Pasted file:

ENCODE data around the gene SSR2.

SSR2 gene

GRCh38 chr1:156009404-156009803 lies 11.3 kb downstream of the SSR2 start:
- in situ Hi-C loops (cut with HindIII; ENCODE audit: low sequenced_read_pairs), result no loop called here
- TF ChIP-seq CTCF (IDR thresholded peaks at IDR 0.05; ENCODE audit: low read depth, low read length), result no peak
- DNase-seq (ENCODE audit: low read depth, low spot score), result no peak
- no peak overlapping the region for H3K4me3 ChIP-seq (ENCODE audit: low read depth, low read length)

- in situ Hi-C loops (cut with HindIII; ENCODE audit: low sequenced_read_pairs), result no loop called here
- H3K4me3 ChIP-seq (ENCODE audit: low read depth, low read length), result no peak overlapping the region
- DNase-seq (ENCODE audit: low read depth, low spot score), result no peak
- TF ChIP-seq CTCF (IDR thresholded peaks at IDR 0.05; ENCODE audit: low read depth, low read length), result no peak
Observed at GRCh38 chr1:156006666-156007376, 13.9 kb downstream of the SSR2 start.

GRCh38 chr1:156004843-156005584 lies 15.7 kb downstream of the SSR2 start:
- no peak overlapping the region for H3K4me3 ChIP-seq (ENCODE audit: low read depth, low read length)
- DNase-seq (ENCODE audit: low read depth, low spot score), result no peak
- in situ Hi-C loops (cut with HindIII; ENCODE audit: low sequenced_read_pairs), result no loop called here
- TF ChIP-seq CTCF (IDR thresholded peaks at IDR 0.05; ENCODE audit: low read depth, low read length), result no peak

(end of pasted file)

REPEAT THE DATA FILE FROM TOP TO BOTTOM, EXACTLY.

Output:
ENCODE data around the gene SSR2.

SSR2 gene

GRCh38 chr1:156009404-156009803 lies 11.3 kb downstream of the SSR2 start:
- in situ Hi-C loops (cut with HindIII; ENCODE audit: low sequenced_read_pairs), result no loop called here
- TF ChIP-seq CTCF (IDR thresholded peaks at IDR 0.05; ENCODE audit: low read depth, low read length), result no peak
- DNase-seq (ENCODE audit: low read depth, low spot score), result no peak
- no peak overlapping the region for H3K4me3 ChIP-seq (ENCODE audit: low read depth, low read length)

- in situ Hi-C loops (cut with HindIII; ENCODE audit: low sequenced_read_pairs), result no loop called here
- H3K4me3 ChIP-seq (ENCODE audit: low read depth, low read length), result no peak overlapping the region
- DNase-seq (ENCODE audit: low read depth, low spot score), result no peak
- TF ChIP-seq CTCF (IDR thresholded peaks at IDR 0.05; ENCODE audit: low read depth, low read length), result no peak
Observed at GRCh38 chr1:156006666-156007376, 13.9 kb downstream of the SSR2 start.

GRCh38 chr1:156004843-156005584 lies 15.7 kb downstream of the SSR2 start:
- no peak overlapping the region for H3K4me3 ChIP-seq (ENCODE audit: low read depth, low read length)
- DNase-seq (ENCODE audit: low read depth, low spot score), result no peak
- in situ Hi-C loops (cut with HindIII; ENCODE audit: low sequenced_read_pairs), result no loop called here
- TF ChIP-seq CTCF (IDR thresholded peaks at IDR 0.05; ENCODE audit: low read depth, low read length), result no peak